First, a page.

Let’s make the Royal Daimler fit for a queen again
‘A shout went up: “Here she comes.” Within seconds, a storm of cheering swept through the crowd. Then round the bend swung the Royal Daimler … The cheering exploded into a shrieking roar, so loud it seemed there had been no sound before’. For one small boy at least, the magnificence of the car entirely eclipsed that of its occupant: when asked what he thought of the royal progress, he replied ‘Thank goodness Dad, I’ve seen a Daimler at last.’ The Herald (Brisbane 1954)
This Daimler landaulette is an iconic symbol of the 1954 Royal Tour and reminds us of a period when royalty were far more accessible to the public. Not only visually impressive, it has strong relevance to broad areas of Australian history.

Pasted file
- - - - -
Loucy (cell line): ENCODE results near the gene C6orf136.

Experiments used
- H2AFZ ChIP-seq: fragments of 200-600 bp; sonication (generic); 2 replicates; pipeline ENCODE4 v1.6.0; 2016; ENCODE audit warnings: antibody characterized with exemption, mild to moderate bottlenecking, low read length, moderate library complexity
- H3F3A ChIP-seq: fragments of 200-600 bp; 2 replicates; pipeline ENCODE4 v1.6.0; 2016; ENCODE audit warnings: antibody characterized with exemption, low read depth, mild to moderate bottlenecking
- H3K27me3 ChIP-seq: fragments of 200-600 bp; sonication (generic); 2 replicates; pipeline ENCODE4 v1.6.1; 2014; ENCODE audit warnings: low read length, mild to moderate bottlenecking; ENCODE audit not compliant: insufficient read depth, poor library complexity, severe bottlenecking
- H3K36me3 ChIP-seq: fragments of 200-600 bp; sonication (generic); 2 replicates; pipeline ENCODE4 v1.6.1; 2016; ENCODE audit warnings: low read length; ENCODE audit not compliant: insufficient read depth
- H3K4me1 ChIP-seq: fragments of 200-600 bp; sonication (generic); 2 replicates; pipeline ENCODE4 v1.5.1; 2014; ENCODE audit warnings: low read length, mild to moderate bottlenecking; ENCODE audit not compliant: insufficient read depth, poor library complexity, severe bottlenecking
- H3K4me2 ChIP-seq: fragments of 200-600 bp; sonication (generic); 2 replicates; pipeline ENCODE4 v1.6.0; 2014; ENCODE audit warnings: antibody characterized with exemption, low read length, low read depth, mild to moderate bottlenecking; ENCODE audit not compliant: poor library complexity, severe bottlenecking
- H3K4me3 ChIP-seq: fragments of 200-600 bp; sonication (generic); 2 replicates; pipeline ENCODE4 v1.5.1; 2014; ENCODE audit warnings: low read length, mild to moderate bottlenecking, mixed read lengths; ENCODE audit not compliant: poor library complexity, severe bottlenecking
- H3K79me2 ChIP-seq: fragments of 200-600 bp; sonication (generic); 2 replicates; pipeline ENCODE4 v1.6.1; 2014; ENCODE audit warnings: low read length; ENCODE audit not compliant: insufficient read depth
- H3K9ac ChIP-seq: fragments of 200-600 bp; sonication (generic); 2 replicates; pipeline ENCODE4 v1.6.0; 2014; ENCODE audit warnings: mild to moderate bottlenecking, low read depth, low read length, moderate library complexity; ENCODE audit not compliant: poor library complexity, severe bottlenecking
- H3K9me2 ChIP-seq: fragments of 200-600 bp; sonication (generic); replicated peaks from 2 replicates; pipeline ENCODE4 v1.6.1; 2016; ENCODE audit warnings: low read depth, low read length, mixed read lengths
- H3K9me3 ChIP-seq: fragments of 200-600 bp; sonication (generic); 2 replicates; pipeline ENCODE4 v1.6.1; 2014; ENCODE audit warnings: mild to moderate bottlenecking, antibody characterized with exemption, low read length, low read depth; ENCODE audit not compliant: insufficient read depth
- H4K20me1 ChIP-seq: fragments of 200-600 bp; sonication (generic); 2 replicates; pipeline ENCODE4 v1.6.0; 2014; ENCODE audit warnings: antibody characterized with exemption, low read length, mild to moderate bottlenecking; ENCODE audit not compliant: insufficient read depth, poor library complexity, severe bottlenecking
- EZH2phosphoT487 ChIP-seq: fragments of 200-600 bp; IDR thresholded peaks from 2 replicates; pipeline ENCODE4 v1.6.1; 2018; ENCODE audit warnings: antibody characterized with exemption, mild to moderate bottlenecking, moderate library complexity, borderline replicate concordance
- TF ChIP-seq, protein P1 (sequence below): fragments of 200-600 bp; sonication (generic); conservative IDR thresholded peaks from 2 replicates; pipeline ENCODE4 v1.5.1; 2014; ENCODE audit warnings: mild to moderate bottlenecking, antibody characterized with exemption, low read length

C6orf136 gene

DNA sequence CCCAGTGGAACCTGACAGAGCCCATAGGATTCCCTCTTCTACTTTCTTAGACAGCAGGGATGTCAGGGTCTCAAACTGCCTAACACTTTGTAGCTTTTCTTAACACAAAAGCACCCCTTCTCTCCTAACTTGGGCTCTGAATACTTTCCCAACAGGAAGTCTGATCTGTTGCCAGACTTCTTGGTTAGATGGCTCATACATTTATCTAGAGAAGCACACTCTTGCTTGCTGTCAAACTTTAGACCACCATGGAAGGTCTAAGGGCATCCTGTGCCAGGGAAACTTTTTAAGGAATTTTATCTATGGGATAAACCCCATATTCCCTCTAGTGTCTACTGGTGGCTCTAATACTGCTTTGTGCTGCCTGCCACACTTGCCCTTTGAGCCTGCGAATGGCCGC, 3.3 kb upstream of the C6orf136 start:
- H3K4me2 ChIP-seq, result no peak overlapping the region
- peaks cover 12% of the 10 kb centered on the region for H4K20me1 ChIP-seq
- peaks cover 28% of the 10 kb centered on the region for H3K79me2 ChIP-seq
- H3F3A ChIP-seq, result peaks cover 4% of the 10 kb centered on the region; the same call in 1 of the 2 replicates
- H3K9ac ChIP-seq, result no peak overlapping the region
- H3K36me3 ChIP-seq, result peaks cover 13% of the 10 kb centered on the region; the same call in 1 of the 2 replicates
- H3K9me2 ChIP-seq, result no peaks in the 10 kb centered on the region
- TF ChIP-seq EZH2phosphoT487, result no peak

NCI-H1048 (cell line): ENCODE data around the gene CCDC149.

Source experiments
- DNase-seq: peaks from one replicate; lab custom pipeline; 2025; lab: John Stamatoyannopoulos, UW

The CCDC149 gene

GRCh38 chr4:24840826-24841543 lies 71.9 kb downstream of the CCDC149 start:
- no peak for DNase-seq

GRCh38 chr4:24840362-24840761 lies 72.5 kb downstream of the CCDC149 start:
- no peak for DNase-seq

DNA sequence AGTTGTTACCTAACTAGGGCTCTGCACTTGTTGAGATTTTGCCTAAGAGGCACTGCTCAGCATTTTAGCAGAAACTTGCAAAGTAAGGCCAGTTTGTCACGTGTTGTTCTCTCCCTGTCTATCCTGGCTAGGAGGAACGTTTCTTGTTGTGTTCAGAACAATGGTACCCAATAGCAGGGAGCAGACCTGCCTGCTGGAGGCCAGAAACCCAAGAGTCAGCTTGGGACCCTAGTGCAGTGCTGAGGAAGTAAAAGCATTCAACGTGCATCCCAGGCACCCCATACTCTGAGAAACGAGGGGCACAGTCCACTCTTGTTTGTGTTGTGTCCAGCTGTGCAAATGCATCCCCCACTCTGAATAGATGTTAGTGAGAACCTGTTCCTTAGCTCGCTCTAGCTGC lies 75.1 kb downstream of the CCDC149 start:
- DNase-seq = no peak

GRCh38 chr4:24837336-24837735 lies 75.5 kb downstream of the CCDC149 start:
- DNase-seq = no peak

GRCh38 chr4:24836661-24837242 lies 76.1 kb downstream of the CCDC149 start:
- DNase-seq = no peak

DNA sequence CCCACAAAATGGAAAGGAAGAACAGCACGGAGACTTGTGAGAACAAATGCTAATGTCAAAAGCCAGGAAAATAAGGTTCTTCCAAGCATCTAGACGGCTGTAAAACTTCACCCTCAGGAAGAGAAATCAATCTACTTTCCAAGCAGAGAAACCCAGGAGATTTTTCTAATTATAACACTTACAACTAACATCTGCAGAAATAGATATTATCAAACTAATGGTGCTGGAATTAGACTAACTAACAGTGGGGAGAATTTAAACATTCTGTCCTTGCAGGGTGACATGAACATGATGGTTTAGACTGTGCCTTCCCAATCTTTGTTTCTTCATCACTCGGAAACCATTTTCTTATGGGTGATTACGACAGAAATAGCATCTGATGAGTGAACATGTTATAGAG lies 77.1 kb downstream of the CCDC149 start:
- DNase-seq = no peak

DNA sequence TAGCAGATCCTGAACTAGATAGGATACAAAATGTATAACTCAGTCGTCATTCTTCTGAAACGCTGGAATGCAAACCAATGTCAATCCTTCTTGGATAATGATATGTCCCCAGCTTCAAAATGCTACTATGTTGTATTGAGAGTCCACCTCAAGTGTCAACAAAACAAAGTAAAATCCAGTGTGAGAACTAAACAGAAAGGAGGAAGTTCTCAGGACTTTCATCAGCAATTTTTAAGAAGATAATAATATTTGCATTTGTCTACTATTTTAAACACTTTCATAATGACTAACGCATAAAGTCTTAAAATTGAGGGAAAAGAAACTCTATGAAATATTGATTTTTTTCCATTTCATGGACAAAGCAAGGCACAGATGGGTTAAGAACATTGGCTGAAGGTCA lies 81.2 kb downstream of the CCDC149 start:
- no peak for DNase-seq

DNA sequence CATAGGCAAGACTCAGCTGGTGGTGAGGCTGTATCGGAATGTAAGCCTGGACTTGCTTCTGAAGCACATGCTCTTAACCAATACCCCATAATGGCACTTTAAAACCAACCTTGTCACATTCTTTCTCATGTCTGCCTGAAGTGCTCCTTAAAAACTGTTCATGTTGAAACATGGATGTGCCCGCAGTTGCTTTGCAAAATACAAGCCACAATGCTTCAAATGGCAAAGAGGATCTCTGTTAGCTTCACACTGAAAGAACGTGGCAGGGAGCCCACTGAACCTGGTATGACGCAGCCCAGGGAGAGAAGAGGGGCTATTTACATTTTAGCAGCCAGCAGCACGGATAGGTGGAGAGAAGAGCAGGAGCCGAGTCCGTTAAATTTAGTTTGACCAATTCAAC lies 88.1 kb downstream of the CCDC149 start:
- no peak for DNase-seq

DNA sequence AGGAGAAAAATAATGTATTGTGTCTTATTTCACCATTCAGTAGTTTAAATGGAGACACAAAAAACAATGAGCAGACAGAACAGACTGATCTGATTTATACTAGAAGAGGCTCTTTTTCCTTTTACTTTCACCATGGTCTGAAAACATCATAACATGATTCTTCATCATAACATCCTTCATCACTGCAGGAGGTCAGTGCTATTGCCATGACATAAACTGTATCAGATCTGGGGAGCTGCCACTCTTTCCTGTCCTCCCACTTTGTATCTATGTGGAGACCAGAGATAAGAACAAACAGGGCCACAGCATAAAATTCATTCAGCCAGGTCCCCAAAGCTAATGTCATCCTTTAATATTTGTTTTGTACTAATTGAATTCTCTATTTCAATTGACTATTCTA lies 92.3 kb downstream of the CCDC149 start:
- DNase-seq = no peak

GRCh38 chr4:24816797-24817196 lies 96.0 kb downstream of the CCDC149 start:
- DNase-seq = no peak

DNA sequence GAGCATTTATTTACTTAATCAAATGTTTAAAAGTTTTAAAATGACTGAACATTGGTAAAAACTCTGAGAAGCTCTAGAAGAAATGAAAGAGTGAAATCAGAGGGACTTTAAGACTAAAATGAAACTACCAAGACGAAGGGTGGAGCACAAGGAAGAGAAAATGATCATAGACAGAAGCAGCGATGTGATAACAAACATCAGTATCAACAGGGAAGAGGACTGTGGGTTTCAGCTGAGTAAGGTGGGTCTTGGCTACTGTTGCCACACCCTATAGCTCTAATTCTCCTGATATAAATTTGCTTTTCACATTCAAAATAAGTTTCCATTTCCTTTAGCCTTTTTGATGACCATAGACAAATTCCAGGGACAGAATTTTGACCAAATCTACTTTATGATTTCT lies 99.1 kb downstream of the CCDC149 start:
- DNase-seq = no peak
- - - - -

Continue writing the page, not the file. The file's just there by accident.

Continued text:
In time for the 60th Anniversary of the royal tour in 2014, conservators at the National Museum hope to be able to give the 1948 DE 36hp Daimler the royal treatment she deserves — to have her operational and fit for display.
Despite the faded paintwork, dents, mud and rust, the car’s high quality construction is evident in every centimetre of its six-metre length. Importantly, it remains in almost entirely original condition, allowing conservators to scrutinize the original 1940’s workmanship.
Restoration of a vintage car is an expensive exercise, especially when it comes to Royalty. To that end, the National Museum recently launched the Royal Daimler Project. The fundraising campaign aims to raise $60,000 by the 60th Anniversary of the first royal tour in 2014 to support the restoration of the car.
To make a donation online, to find out more about the history of the Royal Daimler and to track the progress of the National Museum’s conservators visit www.nma.gov.au/support_us
We welcome Senior Conservator, David Hallam and Assistant Manager Development, Heidi Bock from the National Museum of Australia to our July meeting to update us on the progress of the project so far.
Phone: 02 6208 5141